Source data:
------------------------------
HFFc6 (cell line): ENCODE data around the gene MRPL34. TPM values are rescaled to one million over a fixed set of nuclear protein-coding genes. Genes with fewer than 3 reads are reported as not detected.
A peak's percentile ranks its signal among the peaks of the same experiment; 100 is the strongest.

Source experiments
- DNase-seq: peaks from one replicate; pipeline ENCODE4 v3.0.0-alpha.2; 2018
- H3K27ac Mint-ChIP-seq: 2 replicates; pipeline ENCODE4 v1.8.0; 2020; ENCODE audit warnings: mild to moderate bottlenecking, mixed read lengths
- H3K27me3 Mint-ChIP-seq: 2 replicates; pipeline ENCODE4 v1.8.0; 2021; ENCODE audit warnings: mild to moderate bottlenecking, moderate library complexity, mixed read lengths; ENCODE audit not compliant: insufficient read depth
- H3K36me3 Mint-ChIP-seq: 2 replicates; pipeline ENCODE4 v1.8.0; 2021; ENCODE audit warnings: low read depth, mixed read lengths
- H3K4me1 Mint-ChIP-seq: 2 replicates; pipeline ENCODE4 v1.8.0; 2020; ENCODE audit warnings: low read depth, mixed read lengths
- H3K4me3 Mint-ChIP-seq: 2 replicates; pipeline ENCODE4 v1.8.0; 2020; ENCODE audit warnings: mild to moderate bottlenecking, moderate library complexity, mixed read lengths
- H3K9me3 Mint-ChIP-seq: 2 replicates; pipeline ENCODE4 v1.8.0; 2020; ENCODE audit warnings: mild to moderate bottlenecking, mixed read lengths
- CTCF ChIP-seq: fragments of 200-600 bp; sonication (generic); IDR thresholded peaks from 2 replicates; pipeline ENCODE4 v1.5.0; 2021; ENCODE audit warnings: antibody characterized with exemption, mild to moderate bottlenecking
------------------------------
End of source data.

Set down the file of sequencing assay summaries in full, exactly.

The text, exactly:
HFFc6 (cell line): ENCODE data around the gene MRPL34. TPM values are rescaled to one million over a fixed set of nuclear protein-coding genes. Genes with fewer than 3 reads are reported as not detected.
A peak's percentile ranks its signal among the peaks of the same experiment; 100 is the strongest.

Source experiments
- DNase-seq: peaks from one replicate; pipeline ENCODE4 v3.0.0-alpha.2; 2018
- H3K27ac Mint-ChIP-seq: 2 replicates; pipeline ENCODE4 v1.8.0; 2020; ENCODE audit warnings: mild to moderate bottlenecking, mixed read lengths
- H3K27me3 Mint-ChIP-seq: 2 replicates; pipeline ENCODE4 v1.8.0; 2021; ENCODE audit warnings: mild to moderate bottlenecking, moderate library complexity, mixed read lengths; ENCODE audit not compliant: insufficient read depth
- H3K36me3 Mint-ChIP-seq: 2 replicates; pipeline ENCODE4 v1.8.0; 2021; ENCODE audit warnings: low read depth, mixed read lengths
- H3K4me1 Mint-ChIP-seq: 2 replicates; pipeline ENCODE4 v1.8.0; 2020; ENCODE audit warnings: low read depth, mixed read lengths
- H3K4me3 Mint-ChIP-seq: 2 replicates; pipeline ENCODE4 v1.8.0; 2020; ENCODE audit warnings: mild to moderate bottlenecking, moderate library complexity, mixed read lengths
- H3K9me3 Mint-ChIP-seq: 2 replicates; pipeline ENCODE4 v1.8.0; 2020; ENCODE audit warnings: mild to moderate bottlenecking, mixed read lengths
- CTCF ChIP-seq: fragments of 200-600 bp; sonication (generic); IDR thresholded peaks from 2 replicates; pipeline ENCODE4 v1.5.0; 2021; ENCODE audit warnings: antibody characterized with exemption, mild to moderate bottlenecking